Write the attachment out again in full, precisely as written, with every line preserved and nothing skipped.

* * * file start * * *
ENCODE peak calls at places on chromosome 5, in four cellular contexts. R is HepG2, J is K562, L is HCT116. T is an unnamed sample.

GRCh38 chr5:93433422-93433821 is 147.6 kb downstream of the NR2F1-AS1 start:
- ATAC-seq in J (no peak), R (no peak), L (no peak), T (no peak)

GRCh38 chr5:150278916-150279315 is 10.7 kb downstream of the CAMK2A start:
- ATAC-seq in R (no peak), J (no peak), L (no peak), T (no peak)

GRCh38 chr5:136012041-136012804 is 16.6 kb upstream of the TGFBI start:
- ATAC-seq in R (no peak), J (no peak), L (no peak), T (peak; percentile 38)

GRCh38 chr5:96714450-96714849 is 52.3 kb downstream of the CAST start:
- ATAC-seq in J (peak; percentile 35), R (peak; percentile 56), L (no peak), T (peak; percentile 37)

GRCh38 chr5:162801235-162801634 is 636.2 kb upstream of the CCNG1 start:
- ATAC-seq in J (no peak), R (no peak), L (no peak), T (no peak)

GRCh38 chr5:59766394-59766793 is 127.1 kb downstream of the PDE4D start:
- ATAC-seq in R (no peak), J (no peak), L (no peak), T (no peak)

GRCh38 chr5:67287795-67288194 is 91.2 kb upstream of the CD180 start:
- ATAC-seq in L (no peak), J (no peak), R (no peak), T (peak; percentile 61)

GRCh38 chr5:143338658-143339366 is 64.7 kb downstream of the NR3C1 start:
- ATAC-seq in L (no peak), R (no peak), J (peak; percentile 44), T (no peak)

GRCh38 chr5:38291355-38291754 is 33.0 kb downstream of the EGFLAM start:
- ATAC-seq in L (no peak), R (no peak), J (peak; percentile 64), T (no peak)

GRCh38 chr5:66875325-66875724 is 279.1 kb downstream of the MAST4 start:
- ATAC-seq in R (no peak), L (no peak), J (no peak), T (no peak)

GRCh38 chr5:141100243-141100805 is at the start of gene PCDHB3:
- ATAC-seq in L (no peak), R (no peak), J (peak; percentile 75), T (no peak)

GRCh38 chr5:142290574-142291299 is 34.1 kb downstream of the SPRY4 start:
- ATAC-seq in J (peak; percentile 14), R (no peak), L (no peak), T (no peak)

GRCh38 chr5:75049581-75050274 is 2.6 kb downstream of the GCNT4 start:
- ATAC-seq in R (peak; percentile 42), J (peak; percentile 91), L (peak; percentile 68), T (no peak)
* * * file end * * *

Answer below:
ENCODE peak calls at places on chromosome 5, in four cellular contexts. R is HepG2, J is K562, L is HCT116. T is an unnamed sample.

GRCh38 chr5:93433422-93433821 is 147.6 kb downstream of the NR2F1-AS1 start:
- ATAC-seq in J (no peak), R (no peak), L (no peak), T (no peak)

GRCh38 chr5:150278916-150279315 is 10.7 kb downstream of the CAMK2A start:
- ATAC-seq in R (no peak), J (no peak), L (no peak), T (no peak)

GRCh38 chr5:136012041-136012804 is 16.6 kb upstream of the TGFBI start:
- ATAC-seq in R (no peak), J (no peak), L (no peak), T (peak; percentile 38)

GRCh38 chr5:96714450-96714849 is 52.3 kb downstream of the CAST start:
- ATAC-seq in J (peak; percentile 35), R (peak; percentile 56), L (no peak), T (peak; percentile 37)

GRCh38 chr5:162801235-162801634 is 636.2 kb upstream of the CCNG1 start:
- ATAC-seq in J (no peak), R (no peak), L (no peak), T (no peak)

GRCh38 chr5:59766394-59766793 is 127.1 kb downstream of the PDE4D start:
- ATAC-seq in R (no peak), J (no peak), L (no peak), T (no peak)

GRCh38 chr5:67287795-67288194 is 91.2 kb upstream of the CD180 start:
- ATAC-seq in L (no peak), J (no peak), R (no peak), T (peak; percentile 61)

GRCh38 chr5:143338658-143339366 is 64.7 kb downstream of the NR3C1 start:
- ATAC-seq in L (no peak), R (no peak), J (peak; percentile 44), T (no peak)

GRCh38 chr5:38291355-38291754 is 33.0 kb downstream of the EGFLAM start:
- ATAC-seq in L (no peak), R (no peak), J (peak; percentile 64), T (no peak)

GRCh38 chr5:66875325-66875724 is 279.1 kb downstream of the MAST4 start:
- ATAC-seq in R (no peak), L (no peak), J (no peak), T (no peak)

GRCh38 chr5:141100243-141100805 is at the start of gene PCDHB3:
- ATAC-seq in L (no peak), R (no peak), J (peak; percentile 75), T (no peak)

GRCh38 chr5:142290574-142291299 is 34.1 kb downstream of the SPRY4 start:
- ATAC-seq in J (peak; percentile 14), R (no peak), L (no peak), T (no peak)

GRCh38 chr5:75049581-75050274 is 2.6 kb downstream of the GCNT4 start:
- ATAC-seq in R (peak; percentile 42), J (peak; percentile 91), L (peak; percentile 68), T (no peak)